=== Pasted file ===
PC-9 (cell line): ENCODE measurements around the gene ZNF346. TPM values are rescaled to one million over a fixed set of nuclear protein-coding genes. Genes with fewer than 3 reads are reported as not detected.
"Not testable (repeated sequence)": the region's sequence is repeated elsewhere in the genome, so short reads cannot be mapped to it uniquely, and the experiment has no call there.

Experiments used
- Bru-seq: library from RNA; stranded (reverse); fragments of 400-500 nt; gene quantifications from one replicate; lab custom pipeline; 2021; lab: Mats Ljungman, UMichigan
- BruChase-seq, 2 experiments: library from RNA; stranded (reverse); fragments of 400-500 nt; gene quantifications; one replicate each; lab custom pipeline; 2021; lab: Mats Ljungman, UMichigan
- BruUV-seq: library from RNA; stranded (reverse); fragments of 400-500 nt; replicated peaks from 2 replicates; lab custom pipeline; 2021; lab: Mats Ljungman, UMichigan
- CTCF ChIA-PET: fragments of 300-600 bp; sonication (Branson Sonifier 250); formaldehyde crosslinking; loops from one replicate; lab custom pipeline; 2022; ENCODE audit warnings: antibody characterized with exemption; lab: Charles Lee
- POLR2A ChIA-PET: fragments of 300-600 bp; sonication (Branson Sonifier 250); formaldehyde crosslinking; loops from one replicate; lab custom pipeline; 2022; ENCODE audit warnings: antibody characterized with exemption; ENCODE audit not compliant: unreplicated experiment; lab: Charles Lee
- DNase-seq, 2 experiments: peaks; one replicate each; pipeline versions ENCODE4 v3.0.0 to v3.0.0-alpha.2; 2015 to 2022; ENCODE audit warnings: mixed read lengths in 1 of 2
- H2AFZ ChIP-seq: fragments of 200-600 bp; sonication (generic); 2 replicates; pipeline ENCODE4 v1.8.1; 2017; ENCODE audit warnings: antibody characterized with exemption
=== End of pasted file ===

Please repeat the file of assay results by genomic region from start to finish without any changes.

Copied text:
PC-9 (cell line): ENCODE measurements around the gene ZNF346. TPM values are rescaled to one million over a fixed set of nuclear protein-coding genes. Genes with fewer than 3 reads are reported as not detected.
"Not testable (repeated sequence)": the region's sequence is repeated elsewhere in the genome, so short reads cannot be mapped to it uniquely, and the experiment has no call there.

Experiments used
- Bru-seq: library from RNA; stranded (reverse); fragments of 400-500 nt; gene quantifications from one replicate; lab custom pipeline; 2021; lab: Mats Ljungman, UMichigan
- BruChase-seq, 2 experiments: library from RNA; stranded (reverse); fragments of 400-500 nt; gene quantifications; one replicate each; lab custom pipeline; 2021; lab: Mats Ljungman, UMichigan
- BruUV-seq: library from RNA; stranded (reverse); fragments of 400-500 nt; replicated peaks from 2 replicates; lab custom pipeline; 2021; lab: Mats Ljungman, UMichigan
- CTCF ChIA-PET: fragments of 300-600 bp; sonication (Branson Sonifier 250); formaldehyde crosslinking; loops from one replicate; lab custom pipeline; 2022; ENCODE audit warnings: antibody characterized with exemption; lab: Charles Lee
- POLR2A ChIA-PET: fragments of 300-600 bp; sonication (Branson Sonifier 250); formaldehyde crosslinking; loops from one replicate; lab custom pipeline; 2022; ENCODE audit warnings: antibody characterized with exemption; ENCODE audit not compliant: unreplicated experiment; lab: Charles Lee
- DNase-seq, 2 experiments: peaks; one replicate each; pipeline versions ENCODE4 v3.0.0 to v3.0.0-alpha.2; 2015 to 2022; ENCODE audit warnings: mixed read lengths in 1 of 2
- H2AFZ ChIP-seq: fragments of 200-600 bp; sonication (generic); 2 replicates; pipeline ENCODE4 v1.8.1; 2017; ENCODE audit warnings: antibody characterized with exemption